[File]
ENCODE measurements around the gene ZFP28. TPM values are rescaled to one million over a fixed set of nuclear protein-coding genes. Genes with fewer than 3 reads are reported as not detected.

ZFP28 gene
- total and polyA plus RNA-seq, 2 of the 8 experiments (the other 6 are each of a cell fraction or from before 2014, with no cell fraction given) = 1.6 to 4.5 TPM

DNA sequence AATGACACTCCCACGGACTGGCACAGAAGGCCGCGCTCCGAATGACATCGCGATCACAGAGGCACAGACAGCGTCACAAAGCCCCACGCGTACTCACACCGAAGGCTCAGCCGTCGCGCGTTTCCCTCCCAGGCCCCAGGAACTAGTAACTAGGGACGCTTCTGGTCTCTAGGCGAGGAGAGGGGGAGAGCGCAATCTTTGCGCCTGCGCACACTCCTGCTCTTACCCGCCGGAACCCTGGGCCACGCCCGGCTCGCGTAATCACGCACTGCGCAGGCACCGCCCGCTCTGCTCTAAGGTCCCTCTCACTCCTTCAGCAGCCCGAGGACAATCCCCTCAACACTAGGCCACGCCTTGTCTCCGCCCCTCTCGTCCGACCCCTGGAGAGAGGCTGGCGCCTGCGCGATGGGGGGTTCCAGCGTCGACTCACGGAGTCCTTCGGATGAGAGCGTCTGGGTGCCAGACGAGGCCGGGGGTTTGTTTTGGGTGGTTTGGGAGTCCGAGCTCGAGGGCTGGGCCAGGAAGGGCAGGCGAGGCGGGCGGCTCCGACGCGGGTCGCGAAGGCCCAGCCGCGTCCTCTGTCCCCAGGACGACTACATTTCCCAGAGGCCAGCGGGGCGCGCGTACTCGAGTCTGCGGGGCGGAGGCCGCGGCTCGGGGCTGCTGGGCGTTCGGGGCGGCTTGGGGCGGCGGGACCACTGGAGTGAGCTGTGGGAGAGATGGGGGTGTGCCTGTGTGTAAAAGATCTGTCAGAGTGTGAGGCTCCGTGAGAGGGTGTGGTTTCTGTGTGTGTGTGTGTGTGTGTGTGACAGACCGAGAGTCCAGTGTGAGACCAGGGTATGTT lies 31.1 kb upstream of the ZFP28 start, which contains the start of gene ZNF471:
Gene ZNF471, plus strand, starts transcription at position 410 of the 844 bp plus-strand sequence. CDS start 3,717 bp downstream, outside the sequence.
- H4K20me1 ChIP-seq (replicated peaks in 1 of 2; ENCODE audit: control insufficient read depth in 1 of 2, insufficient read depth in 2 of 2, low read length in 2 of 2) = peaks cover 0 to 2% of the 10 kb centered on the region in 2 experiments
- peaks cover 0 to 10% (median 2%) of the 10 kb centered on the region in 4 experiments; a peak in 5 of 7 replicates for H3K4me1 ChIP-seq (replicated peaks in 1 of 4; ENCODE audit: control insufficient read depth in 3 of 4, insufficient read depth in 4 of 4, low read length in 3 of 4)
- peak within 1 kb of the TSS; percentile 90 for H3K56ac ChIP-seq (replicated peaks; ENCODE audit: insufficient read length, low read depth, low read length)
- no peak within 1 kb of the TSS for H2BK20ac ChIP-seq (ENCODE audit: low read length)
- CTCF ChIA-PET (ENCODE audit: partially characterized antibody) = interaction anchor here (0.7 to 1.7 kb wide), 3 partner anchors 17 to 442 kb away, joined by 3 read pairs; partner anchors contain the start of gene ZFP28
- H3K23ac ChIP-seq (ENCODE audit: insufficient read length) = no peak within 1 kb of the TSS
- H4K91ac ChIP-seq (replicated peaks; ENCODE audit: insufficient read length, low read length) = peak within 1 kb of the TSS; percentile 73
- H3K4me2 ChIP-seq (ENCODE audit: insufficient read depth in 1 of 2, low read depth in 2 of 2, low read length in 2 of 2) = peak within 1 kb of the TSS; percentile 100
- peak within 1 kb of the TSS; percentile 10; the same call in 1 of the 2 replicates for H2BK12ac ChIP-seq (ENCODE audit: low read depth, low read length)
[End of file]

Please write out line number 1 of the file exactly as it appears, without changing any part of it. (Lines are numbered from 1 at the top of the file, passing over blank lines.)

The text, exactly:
ENCODE measurements around the gene ZFP28. TPM values are rescaled to one million over a fixed set of nuclear protein-coding genes. Genes with fewer than 3 reads are reported as not detected.